The procedural texture with making noise is really visual compelling. Just as Perkin wrote “Noise [salt] is boring, F (blah) [food without salt] can be boring, F(noise, blah) can be really tasty” It reminds me of three other noise applications. First, eddy current is burdensome noise in most electrical system, so people find different ways to eliminate it. But eddy current sensor, which just use eddy current to measure distance and so on, is one of contactless sensors. Second, recent vision experiments about visual receptive field pay more attention to random dot, random bar and so on. These noises are independent, which is easy to be used to measure visual characteristics. Third, it is about prediction theory, where prediction means to remove noise and estimate useful signal. But if there is no noise, estimating signal will be not possible.

The result of paper 2 , “The synthesis and rendering of eroded fractal terrains”, is also very impressive for me, and it had been provided about 19 years. It satisfies two condition: 1/fm and controllable random. As we know, power spectrum of a natural image is always consistent with 1/fm on the whole, and based on fractal terrain modeling can easily satisfied the requirement. In the same time, we know one natural like picture must not be periodic. Thus, I think the two conditions must be some reason why the algorithm is so successful to model terrains.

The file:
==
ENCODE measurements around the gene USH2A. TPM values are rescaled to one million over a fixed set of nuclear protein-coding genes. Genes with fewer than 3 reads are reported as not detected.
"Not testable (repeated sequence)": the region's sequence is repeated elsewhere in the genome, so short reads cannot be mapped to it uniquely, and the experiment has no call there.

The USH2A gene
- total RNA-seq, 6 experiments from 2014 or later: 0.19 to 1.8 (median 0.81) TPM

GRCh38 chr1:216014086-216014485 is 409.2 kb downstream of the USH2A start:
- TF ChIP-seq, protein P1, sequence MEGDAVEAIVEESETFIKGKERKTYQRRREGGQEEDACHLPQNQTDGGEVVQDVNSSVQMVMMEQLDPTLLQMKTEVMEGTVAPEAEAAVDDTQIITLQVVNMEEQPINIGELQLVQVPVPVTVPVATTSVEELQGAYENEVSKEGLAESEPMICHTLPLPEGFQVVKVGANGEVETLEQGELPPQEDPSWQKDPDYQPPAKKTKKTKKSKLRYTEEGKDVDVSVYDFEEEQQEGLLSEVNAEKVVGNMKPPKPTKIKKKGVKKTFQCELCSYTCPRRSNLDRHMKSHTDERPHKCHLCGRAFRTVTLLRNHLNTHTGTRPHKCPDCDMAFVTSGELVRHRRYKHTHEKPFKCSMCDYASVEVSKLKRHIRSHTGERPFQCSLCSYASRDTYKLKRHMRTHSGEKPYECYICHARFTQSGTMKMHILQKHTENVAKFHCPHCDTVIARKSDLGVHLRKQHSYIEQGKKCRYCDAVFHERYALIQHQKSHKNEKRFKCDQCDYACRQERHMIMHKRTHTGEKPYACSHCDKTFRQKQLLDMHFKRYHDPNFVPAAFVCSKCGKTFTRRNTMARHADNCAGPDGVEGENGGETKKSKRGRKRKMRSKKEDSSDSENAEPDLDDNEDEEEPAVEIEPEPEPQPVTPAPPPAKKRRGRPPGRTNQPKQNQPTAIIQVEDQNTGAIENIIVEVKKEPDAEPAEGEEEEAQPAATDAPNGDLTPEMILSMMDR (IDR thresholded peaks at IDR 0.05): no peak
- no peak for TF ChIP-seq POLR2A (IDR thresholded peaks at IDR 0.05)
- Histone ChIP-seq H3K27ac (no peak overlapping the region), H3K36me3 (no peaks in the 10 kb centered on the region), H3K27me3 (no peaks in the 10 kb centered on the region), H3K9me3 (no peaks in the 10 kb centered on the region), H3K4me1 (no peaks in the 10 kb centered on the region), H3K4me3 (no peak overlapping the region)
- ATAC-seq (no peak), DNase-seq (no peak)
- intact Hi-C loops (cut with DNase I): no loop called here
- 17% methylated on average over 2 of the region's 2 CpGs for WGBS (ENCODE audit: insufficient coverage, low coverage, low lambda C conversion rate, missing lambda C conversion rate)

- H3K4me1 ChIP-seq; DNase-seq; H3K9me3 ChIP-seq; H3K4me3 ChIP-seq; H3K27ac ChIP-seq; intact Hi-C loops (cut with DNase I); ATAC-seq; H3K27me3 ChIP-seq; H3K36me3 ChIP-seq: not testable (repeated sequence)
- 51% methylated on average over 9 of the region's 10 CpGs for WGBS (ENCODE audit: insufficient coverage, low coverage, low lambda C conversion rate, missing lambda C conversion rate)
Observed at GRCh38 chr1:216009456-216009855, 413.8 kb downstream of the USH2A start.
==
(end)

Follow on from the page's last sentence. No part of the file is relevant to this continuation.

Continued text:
Ryan said...

Terrain from Digital Elevation:
I agree with Alex, that this does look a lot like texture synthesis. The automatic cut, paste, and smooth operation seems to have a lot in common with the methods described in our papers for next class. I do like the idea of providing a much more controllable and tuneable system for generating realistic landscapes. The example with the map of Middle Earth shows how useful an artistic tool this method can be.

Terrain with erosion by Musgrave, et al. -

It's interesting to look at the early work in a field like this one. I found it interesting that a large part of the discussion was on techniques to speed up rendering the terrain in a raytracer, which today would probably not be included. Discussions of speeding up rendering are still very real and important, but would likely be an entire separate paper from this one. It seems like they struck a pretty good balance between accuracy/realism and speed with their erosion technique. I wonder if (and how) the terrain would change if the weather effects of mountains could be added in. Most decent size mountain ranges get a substantial difference in rainfall on opposite sides as the mountains block moist clouds, so some attempt at modeling this might make for an interesting twist.